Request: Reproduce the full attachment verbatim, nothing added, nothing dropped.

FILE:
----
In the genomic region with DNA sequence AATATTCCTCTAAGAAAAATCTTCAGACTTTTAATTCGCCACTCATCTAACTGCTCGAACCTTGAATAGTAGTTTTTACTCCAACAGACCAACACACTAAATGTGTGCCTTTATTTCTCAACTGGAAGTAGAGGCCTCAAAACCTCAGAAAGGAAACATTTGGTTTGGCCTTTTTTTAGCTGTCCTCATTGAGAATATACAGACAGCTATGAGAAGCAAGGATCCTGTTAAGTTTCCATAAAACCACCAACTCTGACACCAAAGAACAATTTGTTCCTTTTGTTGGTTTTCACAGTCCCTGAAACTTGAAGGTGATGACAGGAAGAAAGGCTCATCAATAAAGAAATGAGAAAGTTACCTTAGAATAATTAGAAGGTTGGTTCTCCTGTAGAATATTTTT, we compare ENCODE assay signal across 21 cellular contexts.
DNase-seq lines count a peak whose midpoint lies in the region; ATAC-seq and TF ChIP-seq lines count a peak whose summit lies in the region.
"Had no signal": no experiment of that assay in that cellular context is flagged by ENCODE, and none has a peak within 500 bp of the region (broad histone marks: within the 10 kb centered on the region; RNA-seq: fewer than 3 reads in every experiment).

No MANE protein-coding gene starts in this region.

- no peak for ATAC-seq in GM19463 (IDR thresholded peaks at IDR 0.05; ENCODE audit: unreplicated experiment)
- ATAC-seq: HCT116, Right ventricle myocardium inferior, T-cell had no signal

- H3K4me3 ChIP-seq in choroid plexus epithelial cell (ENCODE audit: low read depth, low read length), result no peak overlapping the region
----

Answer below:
In the genomic region with DNA sequence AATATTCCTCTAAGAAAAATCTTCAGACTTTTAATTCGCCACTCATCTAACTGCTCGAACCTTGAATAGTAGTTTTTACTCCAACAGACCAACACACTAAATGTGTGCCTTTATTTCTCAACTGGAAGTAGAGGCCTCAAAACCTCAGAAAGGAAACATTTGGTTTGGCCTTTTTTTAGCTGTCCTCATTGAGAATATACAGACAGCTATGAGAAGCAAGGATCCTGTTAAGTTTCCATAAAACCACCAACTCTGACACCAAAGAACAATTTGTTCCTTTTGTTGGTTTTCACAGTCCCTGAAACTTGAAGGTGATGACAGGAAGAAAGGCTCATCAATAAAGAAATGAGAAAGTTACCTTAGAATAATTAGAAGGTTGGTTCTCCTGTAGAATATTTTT, we compare ENCODE assay signal across 21 cellular contexts.
DNase-seq lines count a peak whose midpoint lies in the region; ATAC-seq and TF ChIP-seq lines count a peak whose summit lies in the region.
"Had no signal": no experiment of that assay in that cellular context is flagged by ENCODE, and none has a peak within 500 bp of the region (broad histone marks: within the 10 kb centered on the region; RNA-seq: fewer than 3 reads in every experiment).

No MANE protein-coding gene starts in this region.

- no peak for ATAC-seq in GM19463 (IDR thresholded peaks at IDR 0.05; ENCODE audit: unreplicated experiment)
- ATAC-seq: HCT116, Right ventricle myocardium inferior, T-cell had no signal

- H3K4me3 ChIP-seq in choroid plexus epithelial cell (ENCODE audit: low read depth, low read length), result no peak overlapping the region